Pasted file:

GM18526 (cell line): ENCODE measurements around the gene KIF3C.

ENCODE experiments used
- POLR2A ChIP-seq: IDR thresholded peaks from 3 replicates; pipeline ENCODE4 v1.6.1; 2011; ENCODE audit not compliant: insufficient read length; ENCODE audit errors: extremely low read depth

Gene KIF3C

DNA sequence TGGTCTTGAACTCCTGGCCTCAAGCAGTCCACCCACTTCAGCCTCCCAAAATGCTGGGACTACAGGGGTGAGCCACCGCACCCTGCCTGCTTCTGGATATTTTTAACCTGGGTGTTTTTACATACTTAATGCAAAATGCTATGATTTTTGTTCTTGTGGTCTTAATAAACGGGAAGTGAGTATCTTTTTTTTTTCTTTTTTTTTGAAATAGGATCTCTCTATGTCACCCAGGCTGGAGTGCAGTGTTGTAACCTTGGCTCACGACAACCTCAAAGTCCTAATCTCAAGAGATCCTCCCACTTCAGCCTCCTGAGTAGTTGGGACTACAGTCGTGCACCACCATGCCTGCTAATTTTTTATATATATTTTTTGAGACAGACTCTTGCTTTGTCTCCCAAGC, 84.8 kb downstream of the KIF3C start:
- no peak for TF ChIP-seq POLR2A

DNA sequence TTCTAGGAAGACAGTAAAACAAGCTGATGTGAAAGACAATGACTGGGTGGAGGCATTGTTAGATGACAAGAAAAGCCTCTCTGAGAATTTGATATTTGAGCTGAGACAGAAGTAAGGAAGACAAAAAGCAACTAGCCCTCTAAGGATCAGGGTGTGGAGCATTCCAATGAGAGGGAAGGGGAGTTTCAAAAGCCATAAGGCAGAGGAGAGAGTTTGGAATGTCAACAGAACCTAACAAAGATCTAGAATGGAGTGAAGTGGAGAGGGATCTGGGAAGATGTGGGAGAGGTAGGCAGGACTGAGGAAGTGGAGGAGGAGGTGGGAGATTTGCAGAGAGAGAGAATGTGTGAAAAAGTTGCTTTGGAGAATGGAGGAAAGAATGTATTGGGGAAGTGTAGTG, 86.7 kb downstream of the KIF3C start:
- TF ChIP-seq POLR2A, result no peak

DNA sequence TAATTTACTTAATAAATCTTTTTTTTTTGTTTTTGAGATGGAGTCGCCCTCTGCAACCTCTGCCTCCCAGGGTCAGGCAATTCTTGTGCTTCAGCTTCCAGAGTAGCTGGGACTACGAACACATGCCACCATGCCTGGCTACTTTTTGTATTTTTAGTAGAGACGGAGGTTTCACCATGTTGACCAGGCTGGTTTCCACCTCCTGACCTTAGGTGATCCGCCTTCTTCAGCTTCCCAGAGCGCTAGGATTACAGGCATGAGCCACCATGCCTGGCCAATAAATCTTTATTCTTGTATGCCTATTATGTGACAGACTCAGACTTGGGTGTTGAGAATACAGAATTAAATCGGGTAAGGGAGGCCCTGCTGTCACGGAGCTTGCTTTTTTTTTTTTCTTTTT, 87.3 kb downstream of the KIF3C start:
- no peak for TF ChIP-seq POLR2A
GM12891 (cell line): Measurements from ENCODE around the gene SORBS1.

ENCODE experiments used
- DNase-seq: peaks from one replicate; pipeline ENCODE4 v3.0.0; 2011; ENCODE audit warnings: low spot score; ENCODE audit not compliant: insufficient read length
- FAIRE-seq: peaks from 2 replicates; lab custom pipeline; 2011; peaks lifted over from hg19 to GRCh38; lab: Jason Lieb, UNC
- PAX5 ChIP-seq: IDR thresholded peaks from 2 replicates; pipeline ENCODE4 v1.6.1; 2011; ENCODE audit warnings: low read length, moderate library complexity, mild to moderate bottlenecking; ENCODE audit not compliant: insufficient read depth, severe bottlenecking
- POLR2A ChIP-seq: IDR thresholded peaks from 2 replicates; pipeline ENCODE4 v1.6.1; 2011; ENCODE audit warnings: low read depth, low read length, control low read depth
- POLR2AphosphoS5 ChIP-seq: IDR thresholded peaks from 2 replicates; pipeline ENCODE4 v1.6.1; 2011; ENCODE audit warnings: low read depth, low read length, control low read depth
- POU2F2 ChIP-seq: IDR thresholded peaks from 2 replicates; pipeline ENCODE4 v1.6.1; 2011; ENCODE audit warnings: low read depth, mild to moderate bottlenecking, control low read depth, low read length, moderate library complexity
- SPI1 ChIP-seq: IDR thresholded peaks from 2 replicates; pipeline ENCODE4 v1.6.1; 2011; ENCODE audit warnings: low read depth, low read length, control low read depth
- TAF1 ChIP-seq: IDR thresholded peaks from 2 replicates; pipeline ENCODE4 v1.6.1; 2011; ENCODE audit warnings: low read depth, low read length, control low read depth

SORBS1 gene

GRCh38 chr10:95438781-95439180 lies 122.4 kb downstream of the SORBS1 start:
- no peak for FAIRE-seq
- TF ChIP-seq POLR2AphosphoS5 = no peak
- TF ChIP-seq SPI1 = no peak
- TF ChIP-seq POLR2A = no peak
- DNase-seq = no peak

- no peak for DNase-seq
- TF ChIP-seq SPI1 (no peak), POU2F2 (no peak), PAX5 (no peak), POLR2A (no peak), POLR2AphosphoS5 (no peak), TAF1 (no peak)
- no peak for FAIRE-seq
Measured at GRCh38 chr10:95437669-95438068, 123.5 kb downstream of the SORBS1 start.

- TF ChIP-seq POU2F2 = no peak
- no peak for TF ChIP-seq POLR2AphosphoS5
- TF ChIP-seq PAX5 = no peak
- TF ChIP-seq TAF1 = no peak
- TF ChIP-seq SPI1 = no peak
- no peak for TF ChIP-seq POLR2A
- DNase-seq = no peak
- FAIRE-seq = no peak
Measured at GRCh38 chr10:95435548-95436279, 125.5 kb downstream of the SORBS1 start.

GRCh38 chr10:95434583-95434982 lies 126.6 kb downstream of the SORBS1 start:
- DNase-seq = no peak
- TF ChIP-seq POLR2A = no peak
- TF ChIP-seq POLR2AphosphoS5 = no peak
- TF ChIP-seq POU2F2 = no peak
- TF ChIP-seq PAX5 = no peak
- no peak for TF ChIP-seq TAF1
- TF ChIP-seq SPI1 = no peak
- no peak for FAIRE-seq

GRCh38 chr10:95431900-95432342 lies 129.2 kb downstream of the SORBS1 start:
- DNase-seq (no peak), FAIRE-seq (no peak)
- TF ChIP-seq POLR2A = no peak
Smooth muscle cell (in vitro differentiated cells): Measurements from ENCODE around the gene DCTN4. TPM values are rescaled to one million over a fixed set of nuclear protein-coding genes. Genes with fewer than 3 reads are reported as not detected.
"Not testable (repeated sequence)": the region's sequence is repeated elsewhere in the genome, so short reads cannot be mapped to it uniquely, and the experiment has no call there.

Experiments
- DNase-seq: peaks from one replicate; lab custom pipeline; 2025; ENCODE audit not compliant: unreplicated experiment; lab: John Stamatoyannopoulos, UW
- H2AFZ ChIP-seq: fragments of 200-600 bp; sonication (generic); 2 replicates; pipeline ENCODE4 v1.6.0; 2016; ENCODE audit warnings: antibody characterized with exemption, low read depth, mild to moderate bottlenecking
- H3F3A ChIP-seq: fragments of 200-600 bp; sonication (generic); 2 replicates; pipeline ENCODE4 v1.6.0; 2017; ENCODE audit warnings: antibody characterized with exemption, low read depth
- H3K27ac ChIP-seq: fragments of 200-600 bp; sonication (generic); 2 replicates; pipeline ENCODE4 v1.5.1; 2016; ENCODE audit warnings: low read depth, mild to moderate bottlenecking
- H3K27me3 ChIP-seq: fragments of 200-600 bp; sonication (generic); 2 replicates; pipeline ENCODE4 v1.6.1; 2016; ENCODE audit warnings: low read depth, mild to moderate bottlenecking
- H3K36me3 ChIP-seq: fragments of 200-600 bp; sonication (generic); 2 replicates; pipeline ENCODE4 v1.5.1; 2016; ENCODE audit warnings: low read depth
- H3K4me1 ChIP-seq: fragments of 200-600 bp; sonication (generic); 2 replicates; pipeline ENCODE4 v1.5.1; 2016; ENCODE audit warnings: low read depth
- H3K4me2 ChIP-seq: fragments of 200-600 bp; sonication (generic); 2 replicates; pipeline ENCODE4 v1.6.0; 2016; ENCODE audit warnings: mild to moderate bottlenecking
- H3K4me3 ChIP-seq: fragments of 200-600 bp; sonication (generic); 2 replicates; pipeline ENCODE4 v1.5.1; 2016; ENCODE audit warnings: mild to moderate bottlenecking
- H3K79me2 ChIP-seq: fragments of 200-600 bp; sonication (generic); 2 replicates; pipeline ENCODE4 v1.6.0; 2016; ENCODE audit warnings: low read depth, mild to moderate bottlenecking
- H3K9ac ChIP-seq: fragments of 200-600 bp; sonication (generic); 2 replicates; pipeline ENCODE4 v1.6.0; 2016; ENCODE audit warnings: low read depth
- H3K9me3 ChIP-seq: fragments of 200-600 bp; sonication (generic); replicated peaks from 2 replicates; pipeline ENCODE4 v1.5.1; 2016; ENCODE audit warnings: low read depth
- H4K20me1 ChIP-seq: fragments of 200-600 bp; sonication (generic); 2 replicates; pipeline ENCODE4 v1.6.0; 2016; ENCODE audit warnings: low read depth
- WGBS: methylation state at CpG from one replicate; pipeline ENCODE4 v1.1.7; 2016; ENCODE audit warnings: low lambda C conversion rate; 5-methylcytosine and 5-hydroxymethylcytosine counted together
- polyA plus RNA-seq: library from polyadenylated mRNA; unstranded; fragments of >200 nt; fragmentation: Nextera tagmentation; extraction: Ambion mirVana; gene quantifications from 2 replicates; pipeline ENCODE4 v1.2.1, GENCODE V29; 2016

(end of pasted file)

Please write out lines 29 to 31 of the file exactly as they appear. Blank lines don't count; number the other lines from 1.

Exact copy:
- TF ChIP-seq SPI1 (no peak), POU2F2 (no peak), PAX5 (no peak), POLR2A (no peak), POLR2AphosphoS5 (no peak), TAF1 (no peak)
- no peak for FAIRE-seq
Measured at GRCh38 chr10:95437669-95438068, 123.5 kb downstream of the SORBS1 start.